Every year, the Coast Guard says it does at least one ice rescue in the Toledo area. Those rescues take time and skill, so a small group of five spent the day out on the water in Cullen Park reviewing techniques.
Crews believe they can never have enough practice. They say every chance they get they head out on the ice and practice different rescue techniques.
"It's one thing to just read about it, to see pictures, or just watch a video of it, but you have to know what to do with your hands, you have to know how to talk to the person that's in the ice, how to instruct them, and you have to know each step so you can perform everything correctly and get them out of the water," explained Anna Kasprzyk, a seaman with the U.S. Coast Guard.
With ropes and boards in hand, they trekked out to test the ice.
"We go out and we test the ice. Sometimes we have to make a hole, either we jump in or just if there's open water, we'll go in there," said Kasprzyk.
Everything done Thursday was a drill, but Kasprzyk says accidents are very real because Lake Erie, like all Great Lakes, is unpredictable and dangerous.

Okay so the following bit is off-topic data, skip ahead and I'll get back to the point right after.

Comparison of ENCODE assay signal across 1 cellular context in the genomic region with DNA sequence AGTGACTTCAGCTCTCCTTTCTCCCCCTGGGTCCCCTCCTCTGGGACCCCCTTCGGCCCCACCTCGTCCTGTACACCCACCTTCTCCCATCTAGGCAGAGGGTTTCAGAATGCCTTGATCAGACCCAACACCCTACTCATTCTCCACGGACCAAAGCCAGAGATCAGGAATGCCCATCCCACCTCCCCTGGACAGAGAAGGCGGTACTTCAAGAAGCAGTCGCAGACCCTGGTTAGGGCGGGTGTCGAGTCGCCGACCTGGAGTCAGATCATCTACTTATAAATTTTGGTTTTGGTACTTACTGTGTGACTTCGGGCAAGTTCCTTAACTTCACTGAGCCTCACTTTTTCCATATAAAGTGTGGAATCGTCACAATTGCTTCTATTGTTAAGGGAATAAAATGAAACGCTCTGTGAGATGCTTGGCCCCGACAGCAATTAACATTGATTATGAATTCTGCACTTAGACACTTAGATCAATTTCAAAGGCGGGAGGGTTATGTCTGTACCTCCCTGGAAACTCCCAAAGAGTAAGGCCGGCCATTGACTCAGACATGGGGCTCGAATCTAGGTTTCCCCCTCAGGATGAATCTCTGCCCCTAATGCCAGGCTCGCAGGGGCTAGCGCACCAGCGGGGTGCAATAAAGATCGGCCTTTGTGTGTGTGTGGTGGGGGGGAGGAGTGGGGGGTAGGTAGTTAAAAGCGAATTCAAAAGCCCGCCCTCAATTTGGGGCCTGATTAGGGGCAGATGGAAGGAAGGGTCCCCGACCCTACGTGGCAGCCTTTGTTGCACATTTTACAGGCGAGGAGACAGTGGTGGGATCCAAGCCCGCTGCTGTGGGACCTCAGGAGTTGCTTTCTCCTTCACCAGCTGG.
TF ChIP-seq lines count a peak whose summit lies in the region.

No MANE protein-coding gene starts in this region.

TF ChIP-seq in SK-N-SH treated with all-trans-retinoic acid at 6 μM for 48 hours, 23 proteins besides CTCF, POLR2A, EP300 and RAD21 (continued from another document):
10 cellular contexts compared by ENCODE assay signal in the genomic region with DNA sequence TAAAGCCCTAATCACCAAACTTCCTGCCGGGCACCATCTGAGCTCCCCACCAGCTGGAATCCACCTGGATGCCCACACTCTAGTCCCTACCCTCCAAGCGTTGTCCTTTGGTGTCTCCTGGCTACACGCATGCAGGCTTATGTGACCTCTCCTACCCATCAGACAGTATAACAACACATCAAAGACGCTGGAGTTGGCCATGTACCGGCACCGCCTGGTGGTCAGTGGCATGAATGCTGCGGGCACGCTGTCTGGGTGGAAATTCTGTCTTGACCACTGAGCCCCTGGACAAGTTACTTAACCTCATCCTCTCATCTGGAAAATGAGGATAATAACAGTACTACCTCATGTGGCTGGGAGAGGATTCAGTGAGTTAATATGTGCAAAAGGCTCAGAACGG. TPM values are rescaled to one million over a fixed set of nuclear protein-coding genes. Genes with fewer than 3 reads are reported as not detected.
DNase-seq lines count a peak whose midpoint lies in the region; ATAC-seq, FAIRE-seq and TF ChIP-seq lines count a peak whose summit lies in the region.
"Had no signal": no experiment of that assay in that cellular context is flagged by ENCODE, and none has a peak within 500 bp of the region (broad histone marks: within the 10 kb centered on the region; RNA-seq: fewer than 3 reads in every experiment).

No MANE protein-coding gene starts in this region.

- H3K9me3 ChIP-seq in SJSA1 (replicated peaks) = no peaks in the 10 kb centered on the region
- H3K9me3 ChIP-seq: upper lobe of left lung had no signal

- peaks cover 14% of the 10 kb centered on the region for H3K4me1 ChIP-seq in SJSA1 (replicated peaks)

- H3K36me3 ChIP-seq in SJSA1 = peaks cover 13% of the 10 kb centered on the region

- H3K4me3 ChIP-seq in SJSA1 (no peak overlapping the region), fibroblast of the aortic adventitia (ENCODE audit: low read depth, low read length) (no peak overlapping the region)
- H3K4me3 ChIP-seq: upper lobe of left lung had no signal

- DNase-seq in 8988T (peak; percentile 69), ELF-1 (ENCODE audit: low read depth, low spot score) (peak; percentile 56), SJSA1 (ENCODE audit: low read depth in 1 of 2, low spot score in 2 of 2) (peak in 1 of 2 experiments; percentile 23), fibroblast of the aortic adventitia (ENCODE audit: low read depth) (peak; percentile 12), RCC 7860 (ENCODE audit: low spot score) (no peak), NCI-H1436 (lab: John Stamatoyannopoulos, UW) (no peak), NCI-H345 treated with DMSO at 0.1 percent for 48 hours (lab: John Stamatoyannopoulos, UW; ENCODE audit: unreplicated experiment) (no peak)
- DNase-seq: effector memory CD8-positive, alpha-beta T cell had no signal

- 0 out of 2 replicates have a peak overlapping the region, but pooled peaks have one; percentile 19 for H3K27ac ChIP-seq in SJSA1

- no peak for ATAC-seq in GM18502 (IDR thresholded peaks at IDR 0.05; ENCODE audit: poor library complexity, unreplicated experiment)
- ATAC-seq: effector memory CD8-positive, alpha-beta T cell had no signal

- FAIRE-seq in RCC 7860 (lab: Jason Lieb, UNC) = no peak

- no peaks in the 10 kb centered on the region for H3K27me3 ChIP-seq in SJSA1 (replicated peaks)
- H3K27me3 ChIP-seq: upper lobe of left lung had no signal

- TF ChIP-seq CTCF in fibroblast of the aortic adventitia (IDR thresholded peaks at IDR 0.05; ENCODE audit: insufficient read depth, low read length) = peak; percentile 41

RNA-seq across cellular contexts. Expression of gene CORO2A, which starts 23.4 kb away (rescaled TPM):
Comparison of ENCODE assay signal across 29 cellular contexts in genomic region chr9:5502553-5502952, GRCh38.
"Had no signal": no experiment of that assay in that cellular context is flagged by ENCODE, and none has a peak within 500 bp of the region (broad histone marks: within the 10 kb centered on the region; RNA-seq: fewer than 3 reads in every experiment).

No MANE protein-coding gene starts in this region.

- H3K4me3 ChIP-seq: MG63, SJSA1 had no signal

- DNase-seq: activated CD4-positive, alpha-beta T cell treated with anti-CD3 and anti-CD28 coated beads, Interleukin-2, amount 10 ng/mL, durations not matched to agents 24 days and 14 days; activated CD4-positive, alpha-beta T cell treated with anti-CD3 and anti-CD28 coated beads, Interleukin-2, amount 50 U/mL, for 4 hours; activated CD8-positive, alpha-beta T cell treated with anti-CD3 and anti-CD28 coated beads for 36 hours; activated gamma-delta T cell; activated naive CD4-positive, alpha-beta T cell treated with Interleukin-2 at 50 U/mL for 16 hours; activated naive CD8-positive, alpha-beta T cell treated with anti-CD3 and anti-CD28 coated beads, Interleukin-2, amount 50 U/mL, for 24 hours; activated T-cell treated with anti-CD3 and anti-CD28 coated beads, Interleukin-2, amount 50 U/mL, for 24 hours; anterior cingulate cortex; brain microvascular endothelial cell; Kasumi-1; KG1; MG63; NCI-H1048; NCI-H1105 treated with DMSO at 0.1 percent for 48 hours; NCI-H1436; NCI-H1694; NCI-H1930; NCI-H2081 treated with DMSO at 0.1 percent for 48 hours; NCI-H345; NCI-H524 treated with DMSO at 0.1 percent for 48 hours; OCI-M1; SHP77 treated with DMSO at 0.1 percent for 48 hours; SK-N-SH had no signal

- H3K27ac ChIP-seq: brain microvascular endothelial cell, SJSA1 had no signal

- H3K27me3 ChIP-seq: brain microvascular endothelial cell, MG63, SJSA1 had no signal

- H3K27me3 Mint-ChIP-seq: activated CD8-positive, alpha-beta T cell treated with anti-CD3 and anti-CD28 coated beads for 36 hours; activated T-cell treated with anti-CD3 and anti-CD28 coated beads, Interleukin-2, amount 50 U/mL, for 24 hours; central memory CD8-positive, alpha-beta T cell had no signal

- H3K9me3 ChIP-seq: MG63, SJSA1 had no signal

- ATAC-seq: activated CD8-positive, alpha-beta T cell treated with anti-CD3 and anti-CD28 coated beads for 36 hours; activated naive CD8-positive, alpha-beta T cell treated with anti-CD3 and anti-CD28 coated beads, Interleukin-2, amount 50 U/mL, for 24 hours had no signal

Kasprzyk says it is best to avoid going out on the ice unless necessary. She says every year at least one or two people fall through and have to be rescued.
She suggests never going out on the ice alone, bringing tools, like ice picks, to use to dig out of the ice after falling in, and bringing some form of communication, such as a cell phone, radio, or whistle.
Still, if someone can't get out and a rescue is needed, members of the Coast Guard say they will be ready.
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